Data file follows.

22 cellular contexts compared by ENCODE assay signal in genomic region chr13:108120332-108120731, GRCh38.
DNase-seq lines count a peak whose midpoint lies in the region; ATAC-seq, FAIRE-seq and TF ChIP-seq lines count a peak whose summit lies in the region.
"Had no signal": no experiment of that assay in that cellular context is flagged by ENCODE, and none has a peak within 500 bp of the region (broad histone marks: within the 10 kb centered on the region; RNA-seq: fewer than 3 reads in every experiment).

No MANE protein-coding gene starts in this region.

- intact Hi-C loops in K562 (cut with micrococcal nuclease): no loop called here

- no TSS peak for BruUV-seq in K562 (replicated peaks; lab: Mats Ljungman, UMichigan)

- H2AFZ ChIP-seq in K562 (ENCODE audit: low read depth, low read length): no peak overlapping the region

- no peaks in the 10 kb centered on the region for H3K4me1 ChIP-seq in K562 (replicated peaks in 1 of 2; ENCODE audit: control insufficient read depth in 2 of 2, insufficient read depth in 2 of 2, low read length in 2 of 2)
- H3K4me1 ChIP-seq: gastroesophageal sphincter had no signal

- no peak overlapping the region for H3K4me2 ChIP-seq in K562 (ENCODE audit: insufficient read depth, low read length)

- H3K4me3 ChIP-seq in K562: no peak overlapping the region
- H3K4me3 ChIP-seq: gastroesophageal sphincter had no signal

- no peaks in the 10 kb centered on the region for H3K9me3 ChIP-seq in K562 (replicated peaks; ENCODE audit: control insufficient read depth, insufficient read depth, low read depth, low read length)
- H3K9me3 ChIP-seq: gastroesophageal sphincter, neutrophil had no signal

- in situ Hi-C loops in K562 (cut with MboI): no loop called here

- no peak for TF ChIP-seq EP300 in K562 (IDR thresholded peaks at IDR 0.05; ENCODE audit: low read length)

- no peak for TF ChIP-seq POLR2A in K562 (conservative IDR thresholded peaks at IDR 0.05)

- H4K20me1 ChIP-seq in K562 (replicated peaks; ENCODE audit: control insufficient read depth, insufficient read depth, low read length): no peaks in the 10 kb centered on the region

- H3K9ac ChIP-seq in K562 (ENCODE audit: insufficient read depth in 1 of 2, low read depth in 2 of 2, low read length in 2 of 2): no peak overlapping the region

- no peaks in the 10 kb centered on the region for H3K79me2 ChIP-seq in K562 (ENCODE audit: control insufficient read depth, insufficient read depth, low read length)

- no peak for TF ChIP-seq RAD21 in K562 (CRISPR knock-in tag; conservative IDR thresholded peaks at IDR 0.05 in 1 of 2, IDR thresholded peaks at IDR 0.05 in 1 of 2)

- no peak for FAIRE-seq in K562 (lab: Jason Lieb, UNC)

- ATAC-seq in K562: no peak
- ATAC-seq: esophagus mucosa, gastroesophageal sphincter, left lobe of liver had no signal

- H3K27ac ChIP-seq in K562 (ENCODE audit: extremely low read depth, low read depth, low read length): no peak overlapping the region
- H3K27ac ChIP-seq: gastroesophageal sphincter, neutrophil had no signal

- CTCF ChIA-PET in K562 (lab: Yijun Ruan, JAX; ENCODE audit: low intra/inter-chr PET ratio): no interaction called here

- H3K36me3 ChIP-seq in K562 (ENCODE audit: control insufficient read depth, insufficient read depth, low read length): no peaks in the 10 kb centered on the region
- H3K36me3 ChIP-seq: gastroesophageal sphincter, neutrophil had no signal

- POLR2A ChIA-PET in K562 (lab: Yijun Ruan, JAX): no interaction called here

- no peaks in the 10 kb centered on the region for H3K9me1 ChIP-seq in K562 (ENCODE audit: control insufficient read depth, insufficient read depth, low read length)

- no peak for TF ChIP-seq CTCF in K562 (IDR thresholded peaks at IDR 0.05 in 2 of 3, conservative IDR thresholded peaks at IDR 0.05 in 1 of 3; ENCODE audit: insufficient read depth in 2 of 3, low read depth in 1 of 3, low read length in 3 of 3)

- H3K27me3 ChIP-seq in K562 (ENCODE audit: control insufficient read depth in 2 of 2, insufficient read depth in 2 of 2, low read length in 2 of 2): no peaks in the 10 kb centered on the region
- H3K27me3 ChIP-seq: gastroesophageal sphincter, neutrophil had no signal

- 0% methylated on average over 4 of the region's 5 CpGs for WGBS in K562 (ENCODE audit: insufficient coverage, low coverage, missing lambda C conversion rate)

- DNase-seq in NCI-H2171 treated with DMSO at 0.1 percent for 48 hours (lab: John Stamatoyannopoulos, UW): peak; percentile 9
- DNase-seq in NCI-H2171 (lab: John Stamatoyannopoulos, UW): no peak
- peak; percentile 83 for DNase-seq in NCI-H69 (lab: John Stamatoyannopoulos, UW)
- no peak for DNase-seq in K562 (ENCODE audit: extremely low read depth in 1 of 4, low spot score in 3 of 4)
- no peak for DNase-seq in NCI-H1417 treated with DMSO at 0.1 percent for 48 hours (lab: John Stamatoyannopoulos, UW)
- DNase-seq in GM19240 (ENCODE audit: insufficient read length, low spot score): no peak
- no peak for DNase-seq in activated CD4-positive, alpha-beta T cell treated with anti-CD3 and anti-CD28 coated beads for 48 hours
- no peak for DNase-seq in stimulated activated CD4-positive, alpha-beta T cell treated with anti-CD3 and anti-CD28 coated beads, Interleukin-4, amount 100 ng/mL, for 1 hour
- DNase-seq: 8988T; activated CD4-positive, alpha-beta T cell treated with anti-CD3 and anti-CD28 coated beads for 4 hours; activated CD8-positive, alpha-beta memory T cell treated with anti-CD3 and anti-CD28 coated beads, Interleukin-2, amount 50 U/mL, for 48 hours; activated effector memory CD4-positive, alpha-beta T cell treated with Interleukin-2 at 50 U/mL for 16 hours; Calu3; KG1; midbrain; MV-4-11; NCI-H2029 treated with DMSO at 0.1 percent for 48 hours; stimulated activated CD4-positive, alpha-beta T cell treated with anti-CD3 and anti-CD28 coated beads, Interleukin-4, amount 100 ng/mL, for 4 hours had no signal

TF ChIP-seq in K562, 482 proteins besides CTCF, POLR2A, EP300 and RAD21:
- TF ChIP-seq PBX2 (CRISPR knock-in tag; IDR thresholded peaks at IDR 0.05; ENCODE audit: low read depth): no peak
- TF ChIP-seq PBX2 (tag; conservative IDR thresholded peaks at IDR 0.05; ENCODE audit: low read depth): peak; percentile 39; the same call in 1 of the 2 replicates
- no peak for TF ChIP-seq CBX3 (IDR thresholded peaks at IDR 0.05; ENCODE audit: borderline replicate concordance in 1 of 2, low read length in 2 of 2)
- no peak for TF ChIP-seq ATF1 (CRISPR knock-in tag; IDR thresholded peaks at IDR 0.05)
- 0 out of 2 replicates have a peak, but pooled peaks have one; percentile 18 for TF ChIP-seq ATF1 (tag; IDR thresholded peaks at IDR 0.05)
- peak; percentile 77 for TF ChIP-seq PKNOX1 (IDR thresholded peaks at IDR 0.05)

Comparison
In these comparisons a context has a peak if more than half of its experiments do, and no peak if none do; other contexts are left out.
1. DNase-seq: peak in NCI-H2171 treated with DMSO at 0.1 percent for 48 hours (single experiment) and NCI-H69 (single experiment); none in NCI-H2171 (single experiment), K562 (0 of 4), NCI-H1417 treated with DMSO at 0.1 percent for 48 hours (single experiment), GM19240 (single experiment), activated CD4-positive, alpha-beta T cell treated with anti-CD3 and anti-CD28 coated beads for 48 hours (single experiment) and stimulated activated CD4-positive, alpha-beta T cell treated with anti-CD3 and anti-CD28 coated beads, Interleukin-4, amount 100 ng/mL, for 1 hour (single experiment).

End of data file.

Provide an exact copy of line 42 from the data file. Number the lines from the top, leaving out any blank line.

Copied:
- no peak for DNase-seq in activated CD4-positive, alpha-beta T cell treated with anti-CD3 and anti-CD28 coated beads for 48 hours